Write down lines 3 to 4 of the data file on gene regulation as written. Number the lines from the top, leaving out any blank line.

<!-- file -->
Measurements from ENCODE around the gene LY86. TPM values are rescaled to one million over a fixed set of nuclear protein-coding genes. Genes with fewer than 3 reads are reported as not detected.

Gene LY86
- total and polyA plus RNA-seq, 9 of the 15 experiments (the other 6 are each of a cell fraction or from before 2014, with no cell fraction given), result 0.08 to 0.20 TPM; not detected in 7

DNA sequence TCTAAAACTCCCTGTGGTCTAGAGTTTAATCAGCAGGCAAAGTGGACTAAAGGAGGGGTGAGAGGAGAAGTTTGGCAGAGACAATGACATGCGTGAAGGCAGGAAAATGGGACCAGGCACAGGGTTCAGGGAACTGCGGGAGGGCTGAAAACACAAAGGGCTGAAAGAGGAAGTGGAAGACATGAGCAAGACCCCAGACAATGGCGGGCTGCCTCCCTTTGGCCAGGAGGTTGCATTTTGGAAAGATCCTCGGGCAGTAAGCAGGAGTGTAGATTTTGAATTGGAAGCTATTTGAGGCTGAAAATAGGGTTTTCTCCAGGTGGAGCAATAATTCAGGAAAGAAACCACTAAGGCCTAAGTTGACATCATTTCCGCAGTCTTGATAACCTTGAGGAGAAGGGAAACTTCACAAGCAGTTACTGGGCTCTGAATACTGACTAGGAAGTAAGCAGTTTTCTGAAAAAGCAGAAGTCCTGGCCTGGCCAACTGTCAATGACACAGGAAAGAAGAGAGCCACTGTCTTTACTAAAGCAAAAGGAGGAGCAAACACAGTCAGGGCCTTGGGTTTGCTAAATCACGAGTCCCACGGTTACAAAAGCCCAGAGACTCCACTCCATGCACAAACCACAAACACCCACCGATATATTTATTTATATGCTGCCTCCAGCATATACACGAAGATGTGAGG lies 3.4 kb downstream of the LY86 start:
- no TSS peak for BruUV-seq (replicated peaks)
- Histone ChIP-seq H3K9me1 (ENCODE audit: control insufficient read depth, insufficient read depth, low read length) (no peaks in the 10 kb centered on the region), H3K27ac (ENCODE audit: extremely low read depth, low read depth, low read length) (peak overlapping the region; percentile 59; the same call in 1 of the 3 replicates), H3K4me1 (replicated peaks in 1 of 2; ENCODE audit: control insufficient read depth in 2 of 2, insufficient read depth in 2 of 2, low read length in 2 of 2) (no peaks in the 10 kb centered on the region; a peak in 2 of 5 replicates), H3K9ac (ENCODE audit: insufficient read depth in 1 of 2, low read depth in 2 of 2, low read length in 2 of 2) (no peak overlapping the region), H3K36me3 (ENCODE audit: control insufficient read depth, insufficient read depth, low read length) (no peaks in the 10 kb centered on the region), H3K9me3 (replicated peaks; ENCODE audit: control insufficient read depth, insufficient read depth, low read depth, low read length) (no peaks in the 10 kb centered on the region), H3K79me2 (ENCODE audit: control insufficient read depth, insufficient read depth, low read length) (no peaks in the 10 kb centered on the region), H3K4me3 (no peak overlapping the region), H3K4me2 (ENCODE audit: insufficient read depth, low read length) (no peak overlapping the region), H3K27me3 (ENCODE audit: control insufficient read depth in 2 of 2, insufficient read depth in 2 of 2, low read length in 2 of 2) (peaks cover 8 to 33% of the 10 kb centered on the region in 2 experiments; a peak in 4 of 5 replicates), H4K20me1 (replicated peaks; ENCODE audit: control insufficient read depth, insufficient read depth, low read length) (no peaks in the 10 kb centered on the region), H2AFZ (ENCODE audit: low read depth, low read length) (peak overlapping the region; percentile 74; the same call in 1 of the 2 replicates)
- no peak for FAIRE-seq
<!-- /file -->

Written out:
- total and polyA plus RNA-seq, 9 of the 15 experiments (the other 6 are each of a cell fraction or from before 2014, with no cell fraction given), result 0.08 to 0.20 TPM; not detected in 7

DNA sequence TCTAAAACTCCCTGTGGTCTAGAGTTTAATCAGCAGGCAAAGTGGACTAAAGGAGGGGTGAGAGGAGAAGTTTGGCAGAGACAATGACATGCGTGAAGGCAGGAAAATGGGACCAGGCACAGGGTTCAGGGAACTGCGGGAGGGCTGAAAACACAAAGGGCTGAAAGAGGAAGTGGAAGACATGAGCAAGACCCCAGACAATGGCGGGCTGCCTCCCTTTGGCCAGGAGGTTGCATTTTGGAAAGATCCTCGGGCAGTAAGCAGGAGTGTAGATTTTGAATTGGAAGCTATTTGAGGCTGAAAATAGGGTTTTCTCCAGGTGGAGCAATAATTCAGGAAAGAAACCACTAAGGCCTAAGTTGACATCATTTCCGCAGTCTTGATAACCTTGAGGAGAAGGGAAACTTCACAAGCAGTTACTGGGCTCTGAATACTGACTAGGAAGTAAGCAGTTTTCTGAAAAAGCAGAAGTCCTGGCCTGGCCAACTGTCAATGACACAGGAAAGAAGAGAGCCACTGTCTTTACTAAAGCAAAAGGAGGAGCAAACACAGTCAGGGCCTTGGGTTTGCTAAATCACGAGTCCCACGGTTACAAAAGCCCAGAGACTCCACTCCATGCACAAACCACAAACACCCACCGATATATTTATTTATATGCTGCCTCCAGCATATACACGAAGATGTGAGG lies 3.4 kb downstream of the LY86 start: